Business Cardinal is a recognized leader in providing insolvency and corporate reengineering and turnaround solutions to under-performing enterprises. Our broad base of expertise and international experience sets the benchmark by which turnaround firms manage their most difficult commercial challenges in Nigeria.

If your investment is not achieving sufficient returns and is at risk of insolvency, we can assist you in quickly analyzing the decisive factors that affect your firm’s survival and implement critical change to halt the losses and put the company back on the road to recovery.

Our restructuring and insolvency lawyers advise all stakeholders in restructuring and insolvency cases. From our global platform, we provide pragmatic, business-focused advice to creditors, multinational companies, and insolvency administrators. We also advise pension trustees, governmental and quasi-governmental bodies, and stressed financial institutions.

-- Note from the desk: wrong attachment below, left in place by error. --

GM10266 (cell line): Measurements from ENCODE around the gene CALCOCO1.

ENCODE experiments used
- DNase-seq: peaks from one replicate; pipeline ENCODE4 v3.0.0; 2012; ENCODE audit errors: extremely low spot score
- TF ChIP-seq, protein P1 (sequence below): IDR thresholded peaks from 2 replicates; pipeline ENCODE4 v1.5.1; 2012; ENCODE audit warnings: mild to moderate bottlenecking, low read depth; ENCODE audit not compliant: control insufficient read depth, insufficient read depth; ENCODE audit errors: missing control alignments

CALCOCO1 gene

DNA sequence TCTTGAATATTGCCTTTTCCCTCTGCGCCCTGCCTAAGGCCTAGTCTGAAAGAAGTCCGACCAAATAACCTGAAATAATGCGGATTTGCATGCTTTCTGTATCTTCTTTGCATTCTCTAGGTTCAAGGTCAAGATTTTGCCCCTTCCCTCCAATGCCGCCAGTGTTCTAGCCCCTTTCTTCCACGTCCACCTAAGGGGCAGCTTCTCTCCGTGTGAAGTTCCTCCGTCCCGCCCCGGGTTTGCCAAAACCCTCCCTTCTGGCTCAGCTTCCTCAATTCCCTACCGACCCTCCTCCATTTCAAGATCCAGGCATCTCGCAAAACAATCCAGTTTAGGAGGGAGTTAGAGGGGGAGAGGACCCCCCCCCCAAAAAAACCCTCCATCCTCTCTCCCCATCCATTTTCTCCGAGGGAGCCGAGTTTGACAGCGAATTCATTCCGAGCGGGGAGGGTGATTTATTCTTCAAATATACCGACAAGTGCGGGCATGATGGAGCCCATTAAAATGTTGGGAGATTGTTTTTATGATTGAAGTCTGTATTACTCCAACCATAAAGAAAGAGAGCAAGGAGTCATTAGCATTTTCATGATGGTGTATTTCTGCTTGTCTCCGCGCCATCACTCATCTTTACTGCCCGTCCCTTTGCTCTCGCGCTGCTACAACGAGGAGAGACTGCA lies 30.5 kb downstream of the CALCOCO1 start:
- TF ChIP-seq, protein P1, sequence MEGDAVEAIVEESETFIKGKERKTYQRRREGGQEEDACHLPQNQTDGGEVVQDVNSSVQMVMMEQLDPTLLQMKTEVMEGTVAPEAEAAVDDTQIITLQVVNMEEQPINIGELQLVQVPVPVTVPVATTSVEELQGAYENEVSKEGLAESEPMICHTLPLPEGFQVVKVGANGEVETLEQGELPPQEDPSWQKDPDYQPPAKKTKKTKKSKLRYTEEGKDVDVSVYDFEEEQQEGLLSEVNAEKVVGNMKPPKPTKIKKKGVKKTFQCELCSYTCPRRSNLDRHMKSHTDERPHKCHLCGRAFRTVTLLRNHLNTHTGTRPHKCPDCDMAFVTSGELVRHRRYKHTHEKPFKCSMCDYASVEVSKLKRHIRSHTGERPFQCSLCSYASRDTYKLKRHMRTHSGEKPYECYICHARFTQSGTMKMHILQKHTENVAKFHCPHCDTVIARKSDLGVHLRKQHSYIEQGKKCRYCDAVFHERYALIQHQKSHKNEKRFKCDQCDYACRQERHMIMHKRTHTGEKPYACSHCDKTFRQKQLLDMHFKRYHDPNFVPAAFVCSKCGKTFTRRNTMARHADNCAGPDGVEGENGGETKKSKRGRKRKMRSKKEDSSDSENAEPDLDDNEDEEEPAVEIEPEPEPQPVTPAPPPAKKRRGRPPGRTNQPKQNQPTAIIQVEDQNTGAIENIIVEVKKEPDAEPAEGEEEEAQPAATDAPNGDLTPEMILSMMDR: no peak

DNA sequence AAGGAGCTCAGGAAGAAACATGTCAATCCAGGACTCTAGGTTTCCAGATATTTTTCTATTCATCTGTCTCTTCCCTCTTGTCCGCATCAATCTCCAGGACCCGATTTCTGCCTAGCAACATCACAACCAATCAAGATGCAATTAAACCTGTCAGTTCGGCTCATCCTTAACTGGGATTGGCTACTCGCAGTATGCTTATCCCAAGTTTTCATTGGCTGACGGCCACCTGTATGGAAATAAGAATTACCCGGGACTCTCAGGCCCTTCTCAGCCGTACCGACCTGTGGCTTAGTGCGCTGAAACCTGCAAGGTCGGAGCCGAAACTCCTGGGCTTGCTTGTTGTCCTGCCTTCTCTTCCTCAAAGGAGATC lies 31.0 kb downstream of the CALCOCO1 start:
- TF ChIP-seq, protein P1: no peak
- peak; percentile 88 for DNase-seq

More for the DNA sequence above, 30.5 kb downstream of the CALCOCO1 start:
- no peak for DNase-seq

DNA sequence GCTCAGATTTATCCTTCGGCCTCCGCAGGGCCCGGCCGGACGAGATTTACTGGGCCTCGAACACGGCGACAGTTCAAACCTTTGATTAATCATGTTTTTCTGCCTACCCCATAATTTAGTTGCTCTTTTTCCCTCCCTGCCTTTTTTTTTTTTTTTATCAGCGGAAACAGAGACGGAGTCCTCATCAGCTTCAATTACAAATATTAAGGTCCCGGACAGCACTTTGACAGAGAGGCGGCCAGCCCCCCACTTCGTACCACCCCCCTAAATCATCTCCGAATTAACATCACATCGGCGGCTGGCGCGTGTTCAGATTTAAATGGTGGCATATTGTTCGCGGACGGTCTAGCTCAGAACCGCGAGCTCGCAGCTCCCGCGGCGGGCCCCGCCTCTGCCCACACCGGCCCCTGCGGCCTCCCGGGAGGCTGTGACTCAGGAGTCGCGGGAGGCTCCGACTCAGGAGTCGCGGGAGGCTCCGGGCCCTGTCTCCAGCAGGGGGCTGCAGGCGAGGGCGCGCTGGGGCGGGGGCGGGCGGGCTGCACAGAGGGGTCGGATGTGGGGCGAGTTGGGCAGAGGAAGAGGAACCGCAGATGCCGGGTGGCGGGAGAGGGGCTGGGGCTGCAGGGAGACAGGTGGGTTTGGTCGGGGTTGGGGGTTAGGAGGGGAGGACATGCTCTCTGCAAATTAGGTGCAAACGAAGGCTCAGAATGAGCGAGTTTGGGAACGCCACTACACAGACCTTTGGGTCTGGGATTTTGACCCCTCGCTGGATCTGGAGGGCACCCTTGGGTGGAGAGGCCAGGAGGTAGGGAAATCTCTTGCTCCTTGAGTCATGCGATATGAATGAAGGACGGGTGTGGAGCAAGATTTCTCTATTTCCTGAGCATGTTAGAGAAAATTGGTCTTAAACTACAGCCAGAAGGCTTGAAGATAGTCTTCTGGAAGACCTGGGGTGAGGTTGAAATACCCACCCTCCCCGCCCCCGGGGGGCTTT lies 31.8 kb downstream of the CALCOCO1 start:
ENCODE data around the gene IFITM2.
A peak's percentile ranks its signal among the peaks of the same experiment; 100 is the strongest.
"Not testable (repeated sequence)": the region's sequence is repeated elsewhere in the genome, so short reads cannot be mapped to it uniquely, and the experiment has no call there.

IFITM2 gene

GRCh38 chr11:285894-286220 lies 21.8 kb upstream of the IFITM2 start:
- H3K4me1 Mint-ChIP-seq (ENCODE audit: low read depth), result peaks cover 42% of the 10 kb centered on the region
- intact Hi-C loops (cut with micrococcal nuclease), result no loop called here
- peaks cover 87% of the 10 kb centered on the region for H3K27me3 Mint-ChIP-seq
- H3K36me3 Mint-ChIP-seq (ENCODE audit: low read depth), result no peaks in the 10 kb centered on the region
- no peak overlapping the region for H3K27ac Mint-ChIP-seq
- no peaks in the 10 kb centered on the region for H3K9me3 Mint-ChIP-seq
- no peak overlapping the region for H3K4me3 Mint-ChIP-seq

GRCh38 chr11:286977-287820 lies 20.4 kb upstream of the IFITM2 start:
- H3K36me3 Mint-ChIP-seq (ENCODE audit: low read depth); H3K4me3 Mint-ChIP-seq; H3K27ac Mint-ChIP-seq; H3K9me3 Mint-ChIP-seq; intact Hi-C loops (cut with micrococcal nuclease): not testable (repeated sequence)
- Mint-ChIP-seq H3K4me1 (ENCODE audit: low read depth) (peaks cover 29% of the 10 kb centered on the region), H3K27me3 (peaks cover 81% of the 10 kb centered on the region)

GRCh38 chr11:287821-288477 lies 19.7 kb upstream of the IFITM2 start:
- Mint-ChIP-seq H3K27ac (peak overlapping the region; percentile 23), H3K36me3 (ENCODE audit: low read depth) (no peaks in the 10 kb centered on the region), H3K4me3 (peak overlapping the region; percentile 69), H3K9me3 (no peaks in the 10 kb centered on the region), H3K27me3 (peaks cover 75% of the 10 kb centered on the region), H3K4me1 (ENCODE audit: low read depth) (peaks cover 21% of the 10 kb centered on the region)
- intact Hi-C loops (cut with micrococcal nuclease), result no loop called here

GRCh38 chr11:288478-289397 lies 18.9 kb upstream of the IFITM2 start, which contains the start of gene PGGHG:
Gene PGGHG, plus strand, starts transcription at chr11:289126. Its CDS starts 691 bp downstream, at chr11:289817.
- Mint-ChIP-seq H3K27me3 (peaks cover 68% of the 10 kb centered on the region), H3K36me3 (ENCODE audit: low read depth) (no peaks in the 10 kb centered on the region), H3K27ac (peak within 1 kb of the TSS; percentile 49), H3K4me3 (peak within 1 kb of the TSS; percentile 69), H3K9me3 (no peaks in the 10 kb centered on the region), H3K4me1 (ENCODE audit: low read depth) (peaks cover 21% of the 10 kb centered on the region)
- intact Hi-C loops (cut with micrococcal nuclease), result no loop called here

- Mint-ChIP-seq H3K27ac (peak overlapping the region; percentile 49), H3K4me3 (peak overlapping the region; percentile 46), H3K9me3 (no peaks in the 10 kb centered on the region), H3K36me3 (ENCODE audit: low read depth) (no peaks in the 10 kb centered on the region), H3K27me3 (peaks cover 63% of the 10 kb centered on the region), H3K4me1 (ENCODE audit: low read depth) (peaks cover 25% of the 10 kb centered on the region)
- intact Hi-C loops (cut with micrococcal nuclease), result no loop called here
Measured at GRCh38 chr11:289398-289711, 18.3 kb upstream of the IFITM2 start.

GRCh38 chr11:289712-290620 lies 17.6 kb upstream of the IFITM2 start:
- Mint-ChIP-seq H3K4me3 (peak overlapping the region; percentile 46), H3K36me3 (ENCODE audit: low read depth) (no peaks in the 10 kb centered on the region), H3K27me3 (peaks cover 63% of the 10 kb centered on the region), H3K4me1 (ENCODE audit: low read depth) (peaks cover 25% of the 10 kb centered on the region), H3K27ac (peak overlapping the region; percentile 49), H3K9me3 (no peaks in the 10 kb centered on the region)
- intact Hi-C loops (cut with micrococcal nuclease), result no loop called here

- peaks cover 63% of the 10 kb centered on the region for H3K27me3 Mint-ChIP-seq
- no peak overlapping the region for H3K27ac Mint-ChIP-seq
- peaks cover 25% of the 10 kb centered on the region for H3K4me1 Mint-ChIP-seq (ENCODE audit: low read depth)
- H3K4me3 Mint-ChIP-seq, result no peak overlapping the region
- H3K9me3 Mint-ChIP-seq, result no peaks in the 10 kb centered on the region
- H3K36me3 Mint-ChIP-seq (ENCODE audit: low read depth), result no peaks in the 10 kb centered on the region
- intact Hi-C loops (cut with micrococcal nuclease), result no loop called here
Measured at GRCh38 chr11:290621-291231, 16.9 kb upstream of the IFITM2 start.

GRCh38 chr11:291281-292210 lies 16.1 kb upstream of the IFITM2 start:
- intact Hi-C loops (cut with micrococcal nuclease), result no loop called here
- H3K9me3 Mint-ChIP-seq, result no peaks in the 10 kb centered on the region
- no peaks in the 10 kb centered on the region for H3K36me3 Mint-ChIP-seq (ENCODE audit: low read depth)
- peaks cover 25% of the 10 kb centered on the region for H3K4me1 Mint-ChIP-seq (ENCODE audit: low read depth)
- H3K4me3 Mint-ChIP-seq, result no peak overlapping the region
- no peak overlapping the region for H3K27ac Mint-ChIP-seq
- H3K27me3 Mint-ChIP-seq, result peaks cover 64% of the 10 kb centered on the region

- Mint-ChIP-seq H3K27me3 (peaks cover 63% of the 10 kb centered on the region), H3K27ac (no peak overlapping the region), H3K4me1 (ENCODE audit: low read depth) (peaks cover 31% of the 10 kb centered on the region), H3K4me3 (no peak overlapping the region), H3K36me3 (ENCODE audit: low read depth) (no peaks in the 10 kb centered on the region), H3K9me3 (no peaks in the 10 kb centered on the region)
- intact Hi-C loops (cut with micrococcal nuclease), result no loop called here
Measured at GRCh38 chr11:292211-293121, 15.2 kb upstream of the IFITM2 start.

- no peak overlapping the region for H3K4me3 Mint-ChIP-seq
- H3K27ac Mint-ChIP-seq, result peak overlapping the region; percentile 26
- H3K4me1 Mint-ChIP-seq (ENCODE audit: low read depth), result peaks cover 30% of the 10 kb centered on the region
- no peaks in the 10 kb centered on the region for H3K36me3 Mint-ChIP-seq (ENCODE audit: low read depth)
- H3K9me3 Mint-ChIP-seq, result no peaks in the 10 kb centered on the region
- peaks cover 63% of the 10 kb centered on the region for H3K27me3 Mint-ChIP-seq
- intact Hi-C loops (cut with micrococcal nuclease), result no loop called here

We understand the legal, political, and business landscapes involved when a company gets into financial difficulties. And we have a strong track record of providing innovative solutions.

Over-leveraged balance sheets are an issue for creditors as well as borrowers. We have acted on some of the largest loan portfolio transactions in the market, both buy-side and sell-side. We also advise clients on secondary debt trading and distressed investment opportunities.

Every matter requires the right team. At Business Cardinal, we build the team to meet your needs. Where necessary, we draw on lawyers from other practice areas including capital markets, litigation, real estate, employment, intellectual property, tax, and pensions to add to the core restructuring team. One team, able to advise on all the challenges the transaction might present.



If you would love to engage us for this service, please call us on 08023200801 or request us to send you a proposal by email to or complete our customer enquiry form for more details.